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Thread: Ir Photography

  1. #21
    Aggie's Avatar
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    Quote Originally Posted by Woolliscroft
    I am going to make myself very unpopular here, but I have had better IR results with a D.....l camera than I did with film. Sorry, I guess the things had to be useful for something. Apparently, it only works with some models. I have an Olympus C8080 which is particularly good in this role.

    David.
    You had a good result since it is a simulation of what IR woiuld be,
    Non Digital Diva

  2. #22
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    I use the non "aura" version of Macophot 820 IR in sheet film (4x5). I metered available light and used a red filter and found that I needed to open up 4 stops instead of 3 to get "the effect". I also have used the wratten 87 filter and opened up 5 stops and had good results. I won't use an f-stop smaller than f32 on large format.

    With Konica 750, you can put a 25 red filter on lens and meter thru the lens if you have that capability. F-stop is almost irrelevant, but the impact decreases with the smaller aperture...usually keep it at f22 on med. fmt.

    Yes, you can use rodinal on Macophot. Check the digitaltruth massive development chart online.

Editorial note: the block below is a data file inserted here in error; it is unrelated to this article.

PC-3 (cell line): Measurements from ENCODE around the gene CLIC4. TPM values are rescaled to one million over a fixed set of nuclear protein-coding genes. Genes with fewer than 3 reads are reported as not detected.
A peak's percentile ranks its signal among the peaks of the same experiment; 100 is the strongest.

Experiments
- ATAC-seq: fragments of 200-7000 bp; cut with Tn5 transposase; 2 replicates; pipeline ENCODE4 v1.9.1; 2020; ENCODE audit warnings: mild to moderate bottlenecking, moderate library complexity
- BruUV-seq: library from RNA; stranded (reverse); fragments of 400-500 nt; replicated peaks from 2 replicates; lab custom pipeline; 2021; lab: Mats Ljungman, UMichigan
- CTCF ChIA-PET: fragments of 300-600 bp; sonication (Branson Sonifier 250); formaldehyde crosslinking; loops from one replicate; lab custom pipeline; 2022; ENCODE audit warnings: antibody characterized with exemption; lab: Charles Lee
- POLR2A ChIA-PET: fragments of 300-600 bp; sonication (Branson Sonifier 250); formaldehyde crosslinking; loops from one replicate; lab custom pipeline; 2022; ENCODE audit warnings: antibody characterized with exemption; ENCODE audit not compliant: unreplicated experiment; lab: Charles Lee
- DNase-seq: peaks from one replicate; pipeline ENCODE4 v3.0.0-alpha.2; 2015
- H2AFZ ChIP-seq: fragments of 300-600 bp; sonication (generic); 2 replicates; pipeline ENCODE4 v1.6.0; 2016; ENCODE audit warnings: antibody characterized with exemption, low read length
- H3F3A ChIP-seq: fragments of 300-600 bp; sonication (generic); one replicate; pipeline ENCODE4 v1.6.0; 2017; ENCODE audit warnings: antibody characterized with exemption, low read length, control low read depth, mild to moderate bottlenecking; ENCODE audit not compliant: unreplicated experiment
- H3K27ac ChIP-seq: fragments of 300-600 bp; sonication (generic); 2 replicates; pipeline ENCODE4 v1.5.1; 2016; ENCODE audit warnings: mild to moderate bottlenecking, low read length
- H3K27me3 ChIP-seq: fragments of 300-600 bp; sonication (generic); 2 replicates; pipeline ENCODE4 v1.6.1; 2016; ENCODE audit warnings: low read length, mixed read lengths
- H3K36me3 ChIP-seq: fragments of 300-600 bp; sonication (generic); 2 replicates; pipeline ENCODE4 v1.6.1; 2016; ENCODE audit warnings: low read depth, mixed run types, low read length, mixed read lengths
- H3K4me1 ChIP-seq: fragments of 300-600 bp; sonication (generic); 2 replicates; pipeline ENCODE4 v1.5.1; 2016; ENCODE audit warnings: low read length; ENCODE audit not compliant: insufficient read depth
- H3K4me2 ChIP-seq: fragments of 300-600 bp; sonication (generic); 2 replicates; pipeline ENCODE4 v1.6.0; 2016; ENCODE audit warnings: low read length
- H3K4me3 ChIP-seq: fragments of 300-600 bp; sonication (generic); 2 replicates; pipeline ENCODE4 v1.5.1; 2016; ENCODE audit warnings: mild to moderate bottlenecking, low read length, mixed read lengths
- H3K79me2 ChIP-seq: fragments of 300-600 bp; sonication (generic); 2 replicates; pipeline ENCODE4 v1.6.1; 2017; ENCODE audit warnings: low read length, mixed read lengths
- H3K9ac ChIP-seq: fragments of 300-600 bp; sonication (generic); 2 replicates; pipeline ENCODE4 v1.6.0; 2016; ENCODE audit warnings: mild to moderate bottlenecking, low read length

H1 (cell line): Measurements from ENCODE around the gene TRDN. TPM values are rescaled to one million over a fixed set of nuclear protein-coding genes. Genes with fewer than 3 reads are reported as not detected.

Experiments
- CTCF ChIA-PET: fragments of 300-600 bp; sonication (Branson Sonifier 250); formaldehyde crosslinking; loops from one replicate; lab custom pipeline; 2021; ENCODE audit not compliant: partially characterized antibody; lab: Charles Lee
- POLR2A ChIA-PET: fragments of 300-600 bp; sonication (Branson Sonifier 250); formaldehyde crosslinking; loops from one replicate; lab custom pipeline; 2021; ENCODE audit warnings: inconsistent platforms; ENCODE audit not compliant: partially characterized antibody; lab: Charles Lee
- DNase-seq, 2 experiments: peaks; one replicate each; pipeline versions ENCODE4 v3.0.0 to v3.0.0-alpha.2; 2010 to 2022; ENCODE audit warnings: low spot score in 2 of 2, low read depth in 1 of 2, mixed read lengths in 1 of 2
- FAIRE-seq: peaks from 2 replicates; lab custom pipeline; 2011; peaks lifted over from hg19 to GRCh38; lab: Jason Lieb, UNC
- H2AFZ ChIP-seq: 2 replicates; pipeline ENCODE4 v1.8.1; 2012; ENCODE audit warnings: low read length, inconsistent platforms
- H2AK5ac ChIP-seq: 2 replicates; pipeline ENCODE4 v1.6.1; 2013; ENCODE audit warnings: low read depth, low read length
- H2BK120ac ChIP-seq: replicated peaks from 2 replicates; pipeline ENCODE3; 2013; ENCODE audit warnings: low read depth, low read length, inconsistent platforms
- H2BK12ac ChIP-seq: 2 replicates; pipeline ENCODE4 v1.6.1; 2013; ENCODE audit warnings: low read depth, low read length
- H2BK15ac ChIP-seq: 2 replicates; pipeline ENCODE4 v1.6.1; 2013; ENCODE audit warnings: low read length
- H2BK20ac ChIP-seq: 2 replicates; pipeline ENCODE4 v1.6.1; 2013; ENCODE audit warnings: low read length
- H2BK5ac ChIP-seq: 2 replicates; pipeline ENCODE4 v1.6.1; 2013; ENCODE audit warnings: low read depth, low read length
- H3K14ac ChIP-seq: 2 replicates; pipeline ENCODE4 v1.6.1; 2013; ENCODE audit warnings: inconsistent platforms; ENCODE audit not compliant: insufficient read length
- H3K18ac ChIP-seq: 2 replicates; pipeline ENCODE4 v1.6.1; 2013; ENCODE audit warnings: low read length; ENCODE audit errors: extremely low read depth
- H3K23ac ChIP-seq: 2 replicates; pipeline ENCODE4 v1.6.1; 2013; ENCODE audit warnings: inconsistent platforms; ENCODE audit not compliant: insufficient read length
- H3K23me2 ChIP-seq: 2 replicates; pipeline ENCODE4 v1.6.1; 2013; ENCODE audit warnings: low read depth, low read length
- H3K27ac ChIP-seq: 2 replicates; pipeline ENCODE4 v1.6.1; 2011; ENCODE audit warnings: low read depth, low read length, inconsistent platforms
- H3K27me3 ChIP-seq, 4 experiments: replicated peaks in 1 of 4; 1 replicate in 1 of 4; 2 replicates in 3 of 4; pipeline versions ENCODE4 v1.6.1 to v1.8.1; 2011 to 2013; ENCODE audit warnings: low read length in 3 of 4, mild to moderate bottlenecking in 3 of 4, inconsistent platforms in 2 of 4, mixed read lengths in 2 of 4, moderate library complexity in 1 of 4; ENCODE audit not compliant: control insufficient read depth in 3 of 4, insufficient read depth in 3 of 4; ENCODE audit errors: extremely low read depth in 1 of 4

The best thing about IR is that while a lot of photographers abandon shooting during full midday sun, you can be out there getting terrific shots!!! And as for the wind, you can use it to your advantage during long shots to get a rather ethereal look. Also, the Konica 750 has a really nice smooth grain...some portrait photogs like to use it b&w portraits.

    Have fun.

    S

  3. #23
    roy
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    Ir photography

    Are there any benefits in using staining developers with the different types of I/R film ? Which film and developer combination do frequent users consider would give the best effects in the current growing season ?
    Roy Groombridge.

    Cogito, ergo sum.
    (Descartes)

  4. #24
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    Quote Originally Posted by roy
    Are there any benefits in using staining developers with the different types of I/R film ? Which film and developer combination do frequent users consider would give the best effects in the current growing season ?
    Absolutely! PMK 1:1:100 @77F for 12.5 minutes with Kodak HIE. Highlights are not blown and shadows aren't blocked. Try 1/60 to 1/125 @ f11 - f16 with a 25 or 29 red filter.

    Don Bryant

  5. #25
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    Quote Originally Posted by Aggie
    You had a good result since it is a simulation of what IR woiuld be,
    Aggie,

    Using a digital camera to capture IR exposures is no simulation. Used with an opaque IR filter such as an 87C or 89B record light in the IR range. However the exposures tend to be quite long and may have a fair amount of noise. Also the captures have to be desaturated to yield a neutral monotone rendering. Some digital cameras can be modified by removing the IR filter covering over the CCD or CMOS array, improving the sensitivity to IR light making exposures much shorter.